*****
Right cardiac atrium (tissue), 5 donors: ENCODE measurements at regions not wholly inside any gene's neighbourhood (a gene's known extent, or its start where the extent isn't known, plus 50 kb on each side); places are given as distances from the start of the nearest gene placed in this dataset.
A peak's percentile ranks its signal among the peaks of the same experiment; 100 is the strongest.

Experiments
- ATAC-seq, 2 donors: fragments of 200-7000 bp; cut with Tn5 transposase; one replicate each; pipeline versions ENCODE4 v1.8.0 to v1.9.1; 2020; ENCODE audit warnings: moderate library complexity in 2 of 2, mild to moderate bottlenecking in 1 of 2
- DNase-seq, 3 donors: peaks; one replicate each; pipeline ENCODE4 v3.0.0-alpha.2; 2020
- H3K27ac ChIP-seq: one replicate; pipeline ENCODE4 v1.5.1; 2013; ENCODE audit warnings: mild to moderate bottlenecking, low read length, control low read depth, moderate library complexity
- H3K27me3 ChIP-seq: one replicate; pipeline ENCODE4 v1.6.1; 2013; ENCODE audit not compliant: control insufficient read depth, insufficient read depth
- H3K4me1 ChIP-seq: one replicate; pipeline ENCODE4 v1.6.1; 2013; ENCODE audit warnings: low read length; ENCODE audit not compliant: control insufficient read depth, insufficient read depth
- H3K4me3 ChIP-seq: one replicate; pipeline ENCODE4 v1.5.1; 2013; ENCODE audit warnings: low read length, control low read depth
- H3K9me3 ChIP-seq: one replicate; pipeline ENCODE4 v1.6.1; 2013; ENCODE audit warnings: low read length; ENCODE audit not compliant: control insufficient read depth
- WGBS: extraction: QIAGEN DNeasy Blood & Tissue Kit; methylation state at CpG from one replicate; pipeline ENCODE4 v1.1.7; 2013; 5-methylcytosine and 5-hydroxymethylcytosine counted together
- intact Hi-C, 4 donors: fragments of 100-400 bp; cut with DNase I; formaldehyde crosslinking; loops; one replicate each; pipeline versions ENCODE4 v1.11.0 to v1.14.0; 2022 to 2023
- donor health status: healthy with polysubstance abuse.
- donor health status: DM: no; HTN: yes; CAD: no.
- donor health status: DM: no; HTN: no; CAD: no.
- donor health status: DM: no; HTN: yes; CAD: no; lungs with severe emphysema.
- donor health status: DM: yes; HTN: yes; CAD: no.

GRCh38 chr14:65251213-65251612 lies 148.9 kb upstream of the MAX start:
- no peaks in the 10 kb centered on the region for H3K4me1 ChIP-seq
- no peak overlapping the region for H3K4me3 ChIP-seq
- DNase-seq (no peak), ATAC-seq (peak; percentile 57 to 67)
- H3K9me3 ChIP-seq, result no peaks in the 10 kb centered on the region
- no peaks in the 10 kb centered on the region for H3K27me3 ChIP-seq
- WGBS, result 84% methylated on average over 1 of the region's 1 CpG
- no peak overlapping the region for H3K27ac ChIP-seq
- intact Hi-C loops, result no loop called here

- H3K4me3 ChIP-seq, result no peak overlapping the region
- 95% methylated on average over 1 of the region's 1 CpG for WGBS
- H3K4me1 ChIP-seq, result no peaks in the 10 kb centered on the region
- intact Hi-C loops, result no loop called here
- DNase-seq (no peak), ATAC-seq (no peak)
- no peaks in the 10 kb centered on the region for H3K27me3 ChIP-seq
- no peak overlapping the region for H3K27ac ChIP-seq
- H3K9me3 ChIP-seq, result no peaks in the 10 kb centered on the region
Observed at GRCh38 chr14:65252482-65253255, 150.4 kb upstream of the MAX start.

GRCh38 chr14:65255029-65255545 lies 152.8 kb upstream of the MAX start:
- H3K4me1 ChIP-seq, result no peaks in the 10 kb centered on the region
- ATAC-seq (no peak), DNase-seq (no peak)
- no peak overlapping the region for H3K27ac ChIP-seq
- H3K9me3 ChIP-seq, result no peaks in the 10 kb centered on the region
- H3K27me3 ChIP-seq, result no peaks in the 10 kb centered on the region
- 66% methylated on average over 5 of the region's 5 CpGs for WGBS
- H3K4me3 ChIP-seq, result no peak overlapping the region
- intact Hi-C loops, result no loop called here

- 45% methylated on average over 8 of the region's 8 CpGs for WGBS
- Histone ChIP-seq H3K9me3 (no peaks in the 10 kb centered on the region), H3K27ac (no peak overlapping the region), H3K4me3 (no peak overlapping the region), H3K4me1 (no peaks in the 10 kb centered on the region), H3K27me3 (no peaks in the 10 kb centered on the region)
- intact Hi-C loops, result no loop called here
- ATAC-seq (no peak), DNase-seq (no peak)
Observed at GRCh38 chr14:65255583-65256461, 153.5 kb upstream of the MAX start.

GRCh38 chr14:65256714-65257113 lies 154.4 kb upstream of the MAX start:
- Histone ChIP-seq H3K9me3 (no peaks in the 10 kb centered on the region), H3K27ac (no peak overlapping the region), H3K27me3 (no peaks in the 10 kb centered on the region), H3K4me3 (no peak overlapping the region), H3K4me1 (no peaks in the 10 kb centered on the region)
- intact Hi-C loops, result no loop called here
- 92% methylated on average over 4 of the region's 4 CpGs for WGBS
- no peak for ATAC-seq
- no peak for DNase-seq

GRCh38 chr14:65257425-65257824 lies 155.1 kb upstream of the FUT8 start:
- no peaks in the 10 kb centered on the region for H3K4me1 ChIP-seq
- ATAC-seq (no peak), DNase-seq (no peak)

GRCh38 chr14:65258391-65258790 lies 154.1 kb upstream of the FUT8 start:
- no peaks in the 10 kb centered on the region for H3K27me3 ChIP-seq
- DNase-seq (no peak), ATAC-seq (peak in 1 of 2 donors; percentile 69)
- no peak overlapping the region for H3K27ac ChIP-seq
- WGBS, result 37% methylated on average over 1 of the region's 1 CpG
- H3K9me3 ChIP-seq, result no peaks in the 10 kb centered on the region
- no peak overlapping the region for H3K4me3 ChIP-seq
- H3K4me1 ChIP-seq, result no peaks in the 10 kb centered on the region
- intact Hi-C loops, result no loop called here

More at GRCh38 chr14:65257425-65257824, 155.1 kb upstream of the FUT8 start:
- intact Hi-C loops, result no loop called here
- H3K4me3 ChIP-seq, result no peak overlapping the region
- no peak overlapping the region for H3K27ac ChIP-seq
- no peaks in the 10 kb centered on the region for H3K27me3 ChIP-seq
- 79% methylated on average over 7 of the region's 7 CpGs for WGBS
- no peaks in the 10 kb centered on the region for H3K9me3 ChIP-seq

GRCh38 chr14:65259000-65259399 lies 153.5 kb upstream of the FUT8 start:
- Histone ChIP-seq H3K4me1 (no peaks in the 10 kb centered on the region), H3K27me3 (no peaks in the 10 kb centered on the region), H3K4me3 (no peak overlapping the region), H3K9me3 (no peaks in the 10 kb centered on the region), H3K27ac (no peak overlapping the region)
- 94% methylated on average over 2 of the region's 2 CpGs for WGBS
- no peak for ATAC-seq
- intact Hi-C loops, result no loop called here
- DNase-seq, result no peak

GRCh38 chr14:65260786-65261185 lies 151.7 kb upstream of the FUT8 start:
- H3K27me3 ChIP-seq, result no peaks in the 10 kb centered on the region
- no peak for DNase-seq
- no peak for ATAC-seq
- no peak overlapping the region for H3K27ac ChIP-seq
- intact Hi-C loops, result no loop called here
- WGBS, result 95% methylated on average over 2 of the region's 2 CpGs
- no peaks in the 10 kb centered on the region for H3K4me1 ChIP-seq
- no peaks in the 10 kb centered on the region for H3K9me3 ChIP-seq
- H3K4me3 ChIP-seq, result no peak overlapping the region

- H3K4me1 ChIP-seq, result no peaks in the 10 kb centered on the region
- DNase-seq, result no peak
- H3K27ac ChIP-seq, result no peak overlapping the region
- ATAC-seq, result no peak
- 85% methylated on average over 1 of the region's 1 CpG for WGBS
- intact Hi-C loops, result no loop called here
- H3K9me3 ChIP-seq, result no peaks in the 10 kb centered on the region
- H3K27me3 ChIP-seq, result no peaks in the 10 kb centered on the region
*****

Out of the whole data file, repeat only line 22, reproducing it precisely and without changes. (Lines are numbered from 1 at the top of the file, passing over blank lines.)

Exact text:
- H3K9me3 ChIP-seq, result no peaks in the 10 kb centered on the region